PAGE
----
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A Journal on Angiology
Official Journal of the , the International Union of Phlebology and the
Indexed/Abstracted in: BIOSIS Previews, Current Contents/Clinical Medicine, EMBASE, PubMed/MEDLINE, Science Citation Index Expanded (SciSearch), Scopus
Impact Factor 0,899
International Angiology 2009 October;28(5):373-9
Intermittent pneumatic compression in stable claudicants: effect on hemostasis and endothelial function
Sutkowska E. 1,2, Wozniewski M. 1, Gamian A. 3, Gosk-Bierska I. 2, Alexewicz P. 2, Sutkowski K. 1,2, Wysokinski W. E. 1,2,4 ✉
1 Department of Physical Therapy and Rehabilitation, University School of Physical Education, Wroclaw, Poland
2 Department and Clinic of Angiology, Diabetology and Hypertension, University Medical School of Wroclaw, Wroclaw, Poland
3 Institute of Immunology and Experimental Therapy, Wroclaw, Poland
4 Division of Cardiovascular Medicine, Mayo Clinic and Foundation, Rochester, MN 55905, USA
AIM: Intermittent pneumatic compression (IPC) increases systemic fibrinolytic activity but may also injure endothelial cells and thereby induce coagulation. The safety and utility of IPC in patients with peripheral arterial disease (PAD) therefore remains uncertain. The aim of this study was to determine whether IPC is associated with coagulation activation and endothelial cell damage, platelet factor 4 (PF4), thrombin-antithrombin complex (TAT), total nitrate and nitrite level and von Willebrand factor (VWF) concentration.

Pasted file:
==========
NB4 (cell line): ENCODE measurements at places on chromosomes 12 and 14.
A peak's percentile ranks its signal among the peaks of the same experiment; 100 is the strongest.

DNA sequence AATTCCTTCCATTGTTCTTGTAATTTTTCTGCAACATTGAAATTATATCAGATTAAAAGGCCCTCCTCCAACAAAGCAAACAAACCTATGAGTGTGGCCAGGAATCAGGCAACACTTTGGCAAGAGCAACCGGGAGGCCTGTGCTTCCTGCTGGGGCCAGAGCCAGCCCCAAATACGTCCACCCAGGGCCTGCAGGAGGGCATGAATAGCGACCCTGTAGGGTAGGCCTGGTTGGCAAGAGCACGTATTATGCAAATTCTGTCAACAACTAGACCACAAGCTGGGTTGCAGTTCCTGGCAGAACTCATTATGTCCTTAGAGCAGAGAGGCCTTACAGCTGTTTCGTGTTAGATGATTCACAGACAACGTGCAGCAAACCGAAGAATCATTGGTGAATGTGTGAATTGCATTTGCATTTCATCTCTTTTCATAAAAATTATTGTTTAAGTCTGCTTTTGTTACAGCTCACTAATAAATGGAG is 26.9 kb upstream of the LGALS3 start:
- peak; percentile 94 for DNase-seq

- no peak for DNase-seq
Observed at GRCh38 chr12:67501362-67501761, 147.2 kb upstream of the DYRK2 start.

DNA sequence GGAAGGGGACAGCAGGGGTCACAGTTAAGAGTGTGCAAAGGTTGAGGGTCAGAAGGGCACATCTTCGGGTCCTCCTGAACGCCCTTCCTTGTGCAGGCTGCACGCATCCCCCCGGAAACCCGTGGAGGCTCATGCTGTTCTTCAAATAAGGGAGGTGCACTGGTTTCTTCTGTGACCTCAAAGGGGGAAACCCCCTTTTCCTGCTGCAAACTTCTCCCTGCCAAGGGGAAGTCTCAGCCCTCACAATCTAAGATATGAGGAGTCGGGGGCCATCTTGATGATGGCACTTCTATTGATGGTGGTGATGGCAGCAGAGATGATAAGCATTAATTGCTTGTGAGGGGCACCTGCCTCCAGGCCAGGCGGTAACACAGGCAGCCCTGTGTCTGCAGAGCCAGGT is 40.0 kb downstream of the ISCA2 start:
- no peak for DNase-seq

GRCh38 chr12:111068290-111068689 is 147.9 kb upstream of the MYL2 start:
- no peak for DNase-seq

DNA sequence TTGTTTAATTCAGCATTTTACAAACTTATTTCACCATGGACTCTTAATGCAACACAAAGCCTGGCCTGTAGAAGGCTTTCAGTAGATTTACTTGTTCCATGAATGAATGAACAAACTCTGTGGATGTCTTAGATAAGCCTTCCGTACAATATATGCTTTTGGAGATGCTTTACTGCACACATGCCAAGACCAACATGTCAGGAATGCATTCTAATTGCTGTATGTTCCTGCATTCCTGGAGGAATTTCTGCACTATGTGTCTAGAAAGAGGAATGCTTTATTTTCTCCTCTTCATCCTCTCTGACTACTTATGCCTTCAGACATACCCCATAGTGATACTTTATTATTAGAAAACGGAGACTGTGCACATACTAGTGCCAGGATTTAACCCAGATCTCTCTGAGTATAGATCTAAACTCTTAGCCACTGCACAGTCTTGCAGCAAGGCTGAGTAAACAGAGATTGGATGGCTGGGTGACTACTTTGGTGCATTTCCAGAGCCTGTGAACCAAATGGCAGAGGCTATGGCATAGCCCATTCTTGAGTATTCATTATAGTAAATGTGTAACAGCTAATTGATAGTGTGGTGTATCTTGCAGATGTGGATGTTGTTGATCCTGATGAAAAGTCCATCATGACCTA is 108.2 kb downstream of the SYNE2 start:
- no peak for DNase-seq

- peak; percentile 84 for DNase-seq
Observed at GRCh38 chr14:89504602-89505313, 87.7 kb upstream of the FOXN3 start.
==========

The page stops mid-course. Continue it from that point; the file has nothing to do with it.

METHODS: PF4, TAT, total nitrate, nitrite level and VWF were analyzed before and after first, 5th, 15th session (1 hour/day) of IPC and then 3 weeks after completion of therapy in 25 claudicants and compared to 11 healthy volunteers of similar age and sex.
RESULTS: PF4, a measure of platelet activation/secretion, was significantly higher in claudicants (55±50 IU/mL) compared to healthy controls (22±14 IU/mL) (P<0.05). In PAD patients PF4 has decreased steadily and significantly throughout the time of compressive therapy (to 33±42 IU/mL) and further more at the end of the follow-up period (23±26 IU/mL). TAT concentration was low in PAD patients but further decreased during IPC therapy. There was a tendency of nitrite and nitrate concentration to increase during the course of IPC therapy, but in PAD patients it did not reached statistical significance (P=0.2), while in healthy controls this increase was significant (up to 79±14 mmol/L, P<0.05) and persisted 3 weeks after completion of IPC (up to 82±7 mmol/L, P<0.05). VWF antigen concentration remained stable in claudicants during IPC therapy and 3 weeks later but significantly decreased during IPC therapy (after fifth and fifteenth IPC session, P=0.04) and stayed decreased 3 weeks after treatment termination in control group. Pain-free walking distance (PWD) had increased continuously during treatment period from 55±23 to 63±32 meters after fifth IPC treatment, to 81±43 (P<0.05) after the last session of therapy, and slightly decreased to 77±28 meters 3 weeks after completion of IPC.
CONCLUSIONS:IPC is safe for PAD patients, does not activate coagulation, but decreases platelet activation and improves endothelial health; this coincides with significant prolongation of walking distance.